But seriously I found that the key is invisible training, like super early swims (coming back when family is waking up), biking to work instead of driving, starting sunday rides as early as possible, and running home after work on mondays instead of long runs on sunday... Running at lunch at work, or at night after son is in bed, So basically sleeping less (easier when fit) and training instead of commuting or sit down lunches at work frees up the time so you dont have to sacrifice perdonal time
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Re: Married folk. [AutomaticJack] [ In reply to ]
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So I got my husband into triathlons (off road triathlons only). I started doing road triathlons in 1998 and in 2012 when I met my current husband, he was a surfer and i was still doing a lot of road biking and the occasional triathlon. Our relationship was a bit on the rocks and I was going to break up with him, but then he bought us both Mountain Bikes late in 2013 as something that we could do together. Neither of us had any mountain bike experience, and he didn't like the idea of road biking. The mountain bike was really cool, and i liked that idea of learning to ride together, so I stayed with him :-)
As soon as he gave it to me, i knew i wanted to try an Xterra. I had wanted to for years, but i didn't have a mountain bike and was scared to learn. So we learned together and in 2014 I did my first Xterra, and he did his first mountain bike races (they were short beginner races) and when I was racing Xterras, he would do the trail run or the accompanying duathlon. Then in late 2014, I taught him to swim a little and he did his first Xterra in Utah - the sprint, and loved it! He has been an avid off road triathlete ever since. I do coach him a little bit, and we do a lot of our training together, but i am much faster than him since i have a strong background. He also mostly likes to just mountain bike, so that is what we mostly do together, which is really nice.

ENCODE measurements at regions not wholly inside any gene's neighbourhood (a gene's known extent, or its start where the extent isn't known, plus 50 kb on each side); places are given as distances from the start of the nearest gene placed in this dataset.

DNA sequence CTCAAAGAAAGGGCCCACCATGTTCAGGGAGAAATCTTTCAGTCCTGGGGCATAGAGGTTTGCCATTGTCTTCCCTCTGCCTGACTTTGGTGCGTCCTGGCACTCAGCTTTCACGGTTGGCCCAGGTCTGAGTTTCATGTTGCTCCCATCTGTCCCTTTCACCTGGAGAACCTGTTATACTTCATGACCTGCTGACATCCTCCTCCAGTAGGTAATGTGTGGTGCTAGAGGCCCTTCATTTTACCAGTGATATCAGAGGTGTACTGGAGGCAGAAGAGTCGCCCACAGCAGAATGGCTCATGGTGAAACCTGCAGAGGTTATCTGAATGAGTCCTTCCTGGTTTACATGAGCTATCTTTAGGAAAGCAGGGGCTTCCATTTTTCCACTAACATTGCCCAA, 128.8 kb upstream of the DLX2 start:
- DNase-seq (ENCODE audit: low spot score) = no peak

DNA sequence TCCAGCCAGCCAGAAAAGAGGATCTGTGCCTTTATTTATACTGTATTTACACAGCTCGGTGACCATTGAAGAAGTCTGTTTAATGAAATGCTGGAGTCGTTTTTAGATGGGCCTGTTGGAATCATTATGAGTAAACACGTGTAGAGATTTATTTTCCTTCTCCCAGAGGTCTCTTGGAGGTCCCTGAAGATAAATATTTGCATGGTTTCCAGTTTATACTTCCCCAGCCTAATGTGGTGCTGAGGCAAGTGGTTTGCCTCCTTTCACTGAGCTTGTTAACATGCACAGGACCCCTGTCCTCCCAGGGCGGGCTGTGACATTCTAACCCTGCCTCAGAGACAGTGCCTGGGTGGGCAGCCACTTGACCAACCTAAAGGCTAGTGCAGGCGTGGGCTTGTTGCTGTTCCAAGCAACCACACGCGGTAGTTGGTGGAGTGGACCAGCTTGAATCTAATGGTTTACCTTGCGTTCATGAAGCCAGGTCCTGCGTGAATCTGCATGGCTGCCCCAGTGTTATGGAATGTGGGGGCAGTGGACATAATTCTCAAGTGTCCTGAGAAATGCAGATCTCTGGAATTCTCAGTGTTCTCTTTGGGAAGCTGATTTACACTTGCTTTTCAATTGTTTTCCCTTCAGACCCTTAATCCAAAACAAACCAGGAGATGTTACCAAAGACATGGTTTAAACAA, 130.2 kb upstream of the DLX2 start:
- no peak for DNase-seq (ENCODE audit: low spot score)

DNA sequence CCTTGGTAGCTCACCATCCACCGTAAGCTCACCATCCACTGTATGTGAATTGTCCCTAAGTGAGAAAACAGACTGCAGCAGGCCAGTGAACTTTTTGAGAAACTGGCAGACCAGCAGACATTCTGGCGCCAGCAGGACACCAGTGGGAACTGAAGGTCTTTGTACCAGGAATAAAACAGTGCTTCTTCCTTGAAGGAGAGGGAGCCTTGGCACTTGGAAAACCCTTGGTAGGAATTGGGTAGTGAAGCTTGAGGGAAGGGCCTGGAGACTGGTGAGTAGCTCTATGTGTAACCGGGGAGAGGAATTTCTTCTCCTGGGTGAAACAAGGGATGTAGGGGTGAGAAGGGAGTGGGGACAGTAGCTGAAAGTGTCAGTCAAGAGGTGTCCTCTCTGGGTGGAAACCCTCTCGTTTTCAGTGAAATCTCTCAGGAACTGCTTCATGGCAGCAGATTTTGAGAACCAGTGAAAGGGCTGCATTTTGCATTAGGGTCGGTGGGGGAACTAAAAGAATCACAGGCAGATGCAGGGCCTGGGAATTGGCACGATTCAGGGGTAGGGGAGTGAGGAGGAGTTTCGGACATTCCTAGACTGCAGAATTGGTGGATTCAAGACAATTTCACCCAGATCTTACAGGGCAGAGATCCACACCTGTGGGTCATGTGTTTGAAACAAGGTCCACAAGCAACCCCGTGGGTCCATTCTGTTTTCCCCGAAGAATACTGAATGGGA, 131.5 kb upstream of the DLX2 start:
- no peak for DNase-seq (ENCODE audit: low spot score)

I know it is unusual for the wife to get the husband into a sport, but maybe the take away is that if swimming, biking and running is too overwhelming to take in, try getting your wife into just one of them (or strength training). I also learned that he likes to 'coach' me too. He has had a lot of weight lifting coaching and likes to teach me that part. So maybe also show interest in something your wife is interested in, and let her 'teach you' that aspect.

My husband just started a you tube channel about our off-road triathlon life called LifeWithaFastWife, so you can check that out too https://www.youtube.com/...9cQkPanHDXZ3Nvo85P4w
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Re: Married folk. [Scheherazade] [ In reply to ]
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Not to hijack the thread, but I can't run much anymore and am looking for something to fill the void in addition to cycling. I thought about getting a rowing machine. Does rowing work the legs as well as the core/upper body? Is it a good exercise to burn calories? I think if we bought a rowing machine, my wife would also use it as a strength training workout. She currently just rides the Peloton and does yoga.